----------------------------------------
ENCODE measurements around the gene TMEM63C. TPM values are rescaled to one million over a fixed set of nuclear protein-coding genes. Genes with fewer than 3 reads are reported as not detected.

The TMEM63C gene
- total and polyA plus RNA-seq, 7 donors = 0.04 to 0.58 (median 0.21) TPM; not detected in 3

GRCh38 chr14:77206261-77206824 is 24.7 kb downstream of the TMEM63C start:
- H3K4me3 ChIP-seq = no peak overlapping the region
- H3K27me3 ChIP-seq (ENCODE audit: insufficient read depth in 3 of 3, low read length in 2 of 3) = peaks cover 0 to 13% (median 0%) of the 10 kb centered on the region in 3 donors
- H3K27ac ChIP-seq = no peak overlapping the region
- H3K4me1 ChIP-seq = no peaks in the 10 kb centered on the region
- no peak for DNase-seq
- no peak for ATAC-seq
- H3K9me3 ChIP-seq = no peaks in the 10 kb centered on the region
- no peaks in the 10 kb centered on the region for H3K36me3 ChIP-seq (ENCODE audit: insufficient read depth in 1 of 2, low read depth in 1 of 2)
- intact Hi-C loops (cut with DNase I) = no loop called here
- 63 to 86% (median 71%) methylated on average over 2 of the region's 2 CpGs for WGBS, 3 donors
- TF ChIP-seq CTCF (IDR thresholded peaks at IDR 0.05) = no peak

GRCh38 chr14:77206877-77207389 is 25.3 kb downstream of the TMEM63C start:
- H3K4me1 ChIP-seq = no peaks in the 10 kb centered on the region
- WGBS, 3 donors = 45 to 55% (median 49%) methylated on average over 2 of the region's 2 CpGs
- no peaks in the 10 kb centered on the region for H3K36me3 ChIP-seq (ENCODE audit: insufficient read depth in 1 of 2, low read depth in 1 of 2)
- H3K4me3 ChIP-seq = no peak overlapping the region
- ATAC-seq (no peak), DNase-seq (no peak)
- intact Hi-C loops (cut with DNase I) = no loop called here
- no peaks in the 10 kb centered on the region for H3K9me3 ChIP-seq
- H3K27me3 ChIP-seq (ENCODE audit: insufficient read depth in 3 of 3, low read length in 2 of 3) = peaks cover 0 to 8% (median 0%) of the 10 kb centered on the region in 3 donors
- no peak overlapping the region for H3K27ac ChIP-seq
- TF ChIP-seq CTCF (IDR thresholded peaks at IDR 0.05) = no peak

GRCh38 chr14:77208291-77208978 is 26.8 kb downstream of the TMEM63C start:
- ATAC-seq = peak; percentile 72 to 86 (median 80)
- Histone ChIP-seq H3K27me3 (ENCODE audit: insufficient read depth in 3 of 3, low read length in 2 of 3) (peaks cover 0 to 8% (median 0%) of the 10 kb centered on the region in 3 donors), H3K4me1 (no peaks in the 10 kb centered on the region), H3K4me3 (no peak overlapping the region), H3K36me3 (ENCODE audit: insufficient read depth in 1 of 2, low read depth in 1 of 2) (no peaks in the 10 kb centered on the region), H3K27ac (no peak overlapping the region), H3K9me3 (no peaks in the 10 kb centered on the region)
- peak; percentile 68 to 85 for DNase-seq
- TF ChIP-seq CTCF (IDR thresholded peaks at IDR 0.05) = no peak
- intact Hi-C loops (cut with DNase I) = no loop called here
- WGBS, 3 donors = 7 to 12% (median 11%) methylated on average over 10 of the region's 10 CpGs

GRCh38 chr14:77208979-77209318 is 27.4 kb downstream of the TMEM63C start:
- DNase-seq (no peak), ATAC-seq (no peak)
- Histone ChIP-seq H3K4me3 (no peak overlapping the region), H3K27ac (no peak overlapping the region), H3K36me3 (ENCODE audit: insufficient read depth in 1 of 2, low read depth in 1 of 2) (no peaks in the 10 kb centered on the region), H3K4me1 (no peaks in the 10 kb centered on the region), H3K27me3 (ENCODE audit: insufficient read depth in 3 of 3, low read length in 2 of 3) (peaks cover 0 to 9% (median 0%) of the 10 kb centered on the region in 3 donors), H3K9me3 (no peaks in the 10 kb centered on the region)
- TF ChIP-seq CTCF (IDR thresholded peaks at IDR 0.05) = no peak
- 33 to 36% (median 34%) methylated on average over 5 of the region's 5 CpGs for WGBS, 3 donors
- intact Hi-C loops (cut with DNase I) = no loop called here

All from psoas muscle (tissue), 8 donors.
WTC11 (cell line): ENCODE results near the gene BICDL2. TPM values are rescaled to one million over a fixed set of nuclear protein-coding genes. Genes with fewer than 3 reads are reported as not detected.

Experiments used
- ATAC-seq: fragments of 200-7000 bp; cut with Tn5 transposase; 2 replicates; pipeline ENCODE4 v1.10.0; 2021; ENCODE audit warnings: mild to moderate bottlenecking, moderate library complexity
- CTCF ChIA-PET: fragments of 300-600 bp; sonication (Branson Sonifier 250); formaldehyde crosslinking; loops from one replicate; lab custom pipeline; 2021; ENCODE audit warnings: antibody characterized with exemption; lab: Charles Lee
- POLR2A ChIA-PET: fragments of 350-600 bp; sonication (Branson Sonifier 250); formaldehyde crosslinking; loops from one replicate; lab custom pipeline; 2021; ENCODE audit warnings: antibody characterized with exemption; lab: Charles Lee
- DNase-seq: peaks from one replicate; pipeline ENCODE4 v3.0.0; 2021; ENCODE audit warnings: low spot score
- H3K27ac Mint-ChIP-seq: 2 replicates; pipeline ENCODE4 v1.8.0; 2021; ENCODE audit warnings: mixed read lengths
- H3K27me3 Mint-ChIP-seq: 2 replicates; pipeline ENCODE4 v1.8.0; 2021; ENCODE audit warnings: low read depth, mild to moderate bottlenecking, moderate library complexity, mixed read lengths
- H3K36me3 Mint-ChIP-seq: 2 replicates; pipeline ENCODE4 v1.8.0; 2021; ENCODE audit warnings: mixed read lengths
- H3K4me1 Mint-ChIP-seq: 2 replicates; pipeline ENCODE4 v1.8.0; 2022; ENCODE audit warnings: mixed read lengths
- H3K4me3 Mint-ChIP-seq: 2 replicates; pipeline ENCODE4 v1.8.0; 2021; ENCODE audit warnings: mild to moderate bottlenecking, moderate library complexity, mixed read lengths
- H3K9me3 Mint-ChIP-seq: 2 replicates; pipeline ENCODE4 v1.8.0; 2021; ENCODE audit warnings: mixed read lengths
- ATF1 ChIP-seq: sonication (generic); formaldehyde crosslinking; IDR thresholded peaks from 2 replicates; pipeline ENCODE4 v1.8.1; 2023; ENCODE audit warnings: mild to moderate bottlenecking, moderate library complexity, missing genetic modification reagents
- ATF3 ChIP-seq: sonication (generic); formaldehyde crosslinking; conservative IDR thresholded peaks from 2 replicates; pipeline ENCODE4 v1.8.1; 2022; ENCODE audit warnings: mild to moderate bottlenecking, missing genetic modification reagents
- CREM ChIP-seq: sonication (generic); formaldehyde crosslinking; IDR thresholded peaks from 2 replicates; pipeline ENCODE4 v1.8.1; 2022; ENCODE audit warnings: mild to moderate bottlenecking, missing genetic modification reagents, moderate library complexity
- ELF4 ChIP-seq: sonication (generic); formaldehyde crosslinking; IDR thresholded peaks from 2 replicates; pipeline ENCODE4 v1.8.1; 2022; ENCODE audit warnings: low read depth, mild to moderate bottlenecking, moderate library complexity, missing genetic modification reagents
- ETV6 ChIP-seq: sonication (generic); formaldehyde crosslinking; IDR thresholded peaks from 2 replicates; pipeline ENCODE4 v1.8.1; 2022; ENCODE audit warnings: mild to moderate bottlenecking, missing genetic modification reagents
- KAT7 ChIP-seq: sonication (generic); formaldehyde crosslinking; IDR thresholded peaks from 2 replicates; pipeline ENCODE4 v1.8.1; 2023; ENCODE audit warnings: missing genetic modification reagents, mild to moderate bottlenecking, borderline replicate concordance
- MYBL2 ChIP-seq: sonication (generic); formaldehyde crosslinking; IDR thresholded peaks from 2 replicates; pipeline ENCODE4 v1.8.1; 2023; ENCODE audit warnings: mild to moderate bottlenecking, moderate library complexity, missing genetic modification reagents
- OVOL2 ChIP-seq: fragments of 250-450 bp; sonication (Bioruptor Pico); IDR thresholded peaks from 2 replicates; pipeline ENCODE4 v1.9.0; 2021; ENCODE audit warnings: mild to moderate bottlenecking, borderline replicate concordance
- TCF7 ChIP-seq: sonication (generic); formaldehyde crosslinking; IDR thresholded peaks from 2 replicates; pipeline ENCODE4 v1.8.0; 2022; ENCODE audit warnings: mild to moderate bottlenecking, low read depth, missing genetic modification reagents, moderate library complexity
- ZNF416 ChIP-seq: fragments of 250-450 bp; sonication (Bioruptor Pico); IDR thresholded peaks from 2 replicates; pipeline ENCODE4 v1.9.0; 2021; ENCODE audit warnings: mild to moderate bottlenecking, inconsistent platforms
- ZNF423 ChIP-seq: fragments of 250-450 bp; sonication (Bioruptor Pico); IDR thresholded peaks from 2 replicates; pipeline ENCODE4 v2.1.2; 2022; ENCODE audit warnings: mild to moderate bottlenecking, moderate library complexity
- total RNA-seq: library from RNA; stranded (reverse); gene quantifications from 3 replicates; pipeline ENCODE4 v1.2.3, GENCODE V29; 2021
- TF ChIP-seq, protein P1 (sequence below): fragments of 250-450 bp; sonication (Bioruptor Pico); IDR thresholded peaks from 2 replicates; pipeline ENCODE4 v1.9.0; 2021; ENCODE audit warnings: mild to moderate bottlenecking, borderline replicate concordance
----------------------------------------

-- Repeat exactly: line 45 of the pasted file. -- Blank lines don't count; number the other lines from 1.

- POLR2A ChIA-PET: fragments of 350-600 bp; sonication (Branson Sonifier 250); formaldehyde crosslinking; loops from one replicate; lab custom pipeline; 2021; ENCODE audit warnings: antibody characterized with exemption; lab: Charles Lee